With Pro Tools 10 came a new feature that I requested for the first time several years ago, the integration of a marketplace for plugins, sound libraries and the like.
I have written many times about where DAW’s need to go web-wise. It’s a no-brainer really, it’s been obvious for years. Why the manufacturers – and this is by no means limited to Avid, it’s all of them – have been so late to the party I do not know. A few innovative small timers have popped up and showed the way, unfortunately their products have failed (surely not because of their innovative ideas though). Currently there’s only one company that shows promise in this field and that’s Ohm Force with their coming Ohm Studio.
But what does it mean to better integrate web features into a DAW? There are many ways, here are just a few:
- A store, something like the App store.
- Access to sounds, both single samples and entire sound libraries.
- A dynamic help section, as opposed to the more common static “book”.
- Online, real-time collaboration, similar to what Ohm Studio is.
- The possibility to find musicians, producers and the like for help.
- Backup and/or archive functionality.
These are just some ideas of the top of my head to give you an idea. With Pro Tools 10 we see steps towards the first two examples. Actually, Pro Tools 9 was the first step with it’s automatic check for updates (good addition). But how successful are the new features? In my opinion, not very. Hopefully this is just phase 1 of what in the end will be a much better solution.
What are the problems and what needs to happen?
The store is not full. Where are the plugins from other developers? Surely the intention must be to eventually add other brands but why did they launch this without at least a few major players on board?
It’s “just” Avid webpages integrated into Pro Tools. Quite frankly it’s not laid out well. This might seem both superficial and unimportant but I would argue the opposite. When I click around in the Apple App store, whether it be on iTunes or the new one in OS X, it’s nicely laid out and the UI is made to be the best for what it’s intended to do (i.e. sell new products). The webpages Avid has put into Pro Tools might make sense in Safari, but perhaps not so much in Pro Tools. It makes a difference!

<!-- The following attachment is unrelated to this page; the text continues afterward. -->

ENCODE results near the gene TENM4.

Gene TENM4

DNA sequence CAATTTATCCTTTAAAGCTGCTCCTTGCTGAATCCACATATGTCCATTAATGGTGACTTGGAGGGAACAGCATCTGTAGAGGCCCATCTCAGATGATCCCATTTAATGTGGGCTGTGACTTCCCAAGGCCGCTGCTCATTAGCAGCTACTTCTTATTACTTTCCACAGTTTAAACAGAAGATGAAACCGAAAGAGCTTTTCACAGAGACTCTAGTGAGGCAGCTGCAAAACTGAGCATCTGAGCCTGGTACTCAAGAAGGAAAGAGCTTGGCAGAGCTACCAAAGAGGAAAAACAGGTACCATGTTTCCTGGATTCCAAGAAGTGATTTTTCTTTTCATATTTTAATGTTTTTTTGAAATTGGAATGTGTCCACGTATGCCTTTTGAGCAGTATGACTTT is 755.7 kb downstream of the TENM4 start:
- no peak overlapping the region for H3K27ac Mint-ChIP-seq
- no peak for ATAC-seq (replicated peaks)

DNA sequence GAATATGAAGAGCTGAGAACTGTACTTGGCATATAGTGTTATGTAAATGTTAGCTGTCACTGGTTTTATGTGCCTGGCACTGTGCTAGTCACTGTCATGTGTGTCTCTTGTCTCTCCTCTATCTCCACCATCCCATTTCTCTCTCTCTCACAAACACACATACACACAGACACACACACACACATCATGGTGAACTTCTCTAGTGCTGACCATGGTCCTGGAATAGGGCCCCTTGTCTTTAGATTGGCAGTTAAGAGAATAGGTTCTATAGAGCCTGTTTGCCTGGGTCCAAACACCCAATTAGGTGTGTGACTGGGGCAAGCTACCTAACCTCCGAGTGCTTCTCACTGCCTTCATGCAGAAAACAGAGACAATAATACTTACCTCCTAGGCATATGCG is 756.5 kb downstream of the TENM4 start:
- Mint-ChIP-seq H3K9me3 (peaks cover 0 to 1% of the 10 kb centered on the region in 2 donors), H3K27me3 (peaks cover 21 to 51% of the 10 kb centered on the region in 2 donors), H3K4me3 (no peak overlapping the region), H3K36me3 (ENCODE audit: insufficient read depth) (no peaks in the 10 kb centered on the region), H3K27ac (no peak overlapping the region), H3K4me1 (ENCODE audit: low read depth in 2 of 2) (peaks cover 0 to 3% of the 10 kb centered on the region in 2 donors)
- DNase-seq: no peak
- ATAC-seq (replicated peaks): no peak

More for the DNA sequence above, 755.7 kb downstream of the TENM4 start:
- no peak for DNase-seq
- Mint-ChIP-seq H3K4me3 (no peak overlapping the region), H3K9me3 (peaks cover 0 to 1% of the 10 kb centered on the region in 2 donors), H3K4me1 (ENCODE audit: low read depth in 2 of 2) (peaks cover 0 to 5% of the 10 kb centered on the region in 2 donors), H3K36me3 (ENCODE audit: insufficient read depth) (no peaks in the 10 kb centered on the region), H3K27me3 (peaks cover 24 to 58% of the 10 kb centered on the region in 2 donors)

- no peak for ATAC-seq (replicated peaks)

Obviously the two above complaints must be approached. The store should move closer to what the App store is. But other than that…
Rentals have been available for a long time but now they start to make real sense. Once most AAX plugin companies have joined in with the store, adding their own rentals, the Marketplace will be a more interesting place. Think about it, you’re working on a new album and feel you just need a new flavor. Instead of shelling out $400 for one or two new plugins you rent it for a few tens. The wet dream would be a rent-to-own kind of deal.
The sound library section must be greatly expanded. Not necessarily with new sound libraries, but with single samples. You should be able to search and preview hundreds of samples directly within the Marketplace when looking for that perfect kick drum. Just buying existing sound libraries, like you do in the Avid webstore is not enough.
These are just a few ideas to make it better. I believe that Avid will eventually get it where it needs to go, but at the moment they’re far from it. As of now they’ve just made a few webpages available for quick access in Pro Tools. Still, every journey starts with the first step, kudos to Avid for taking it.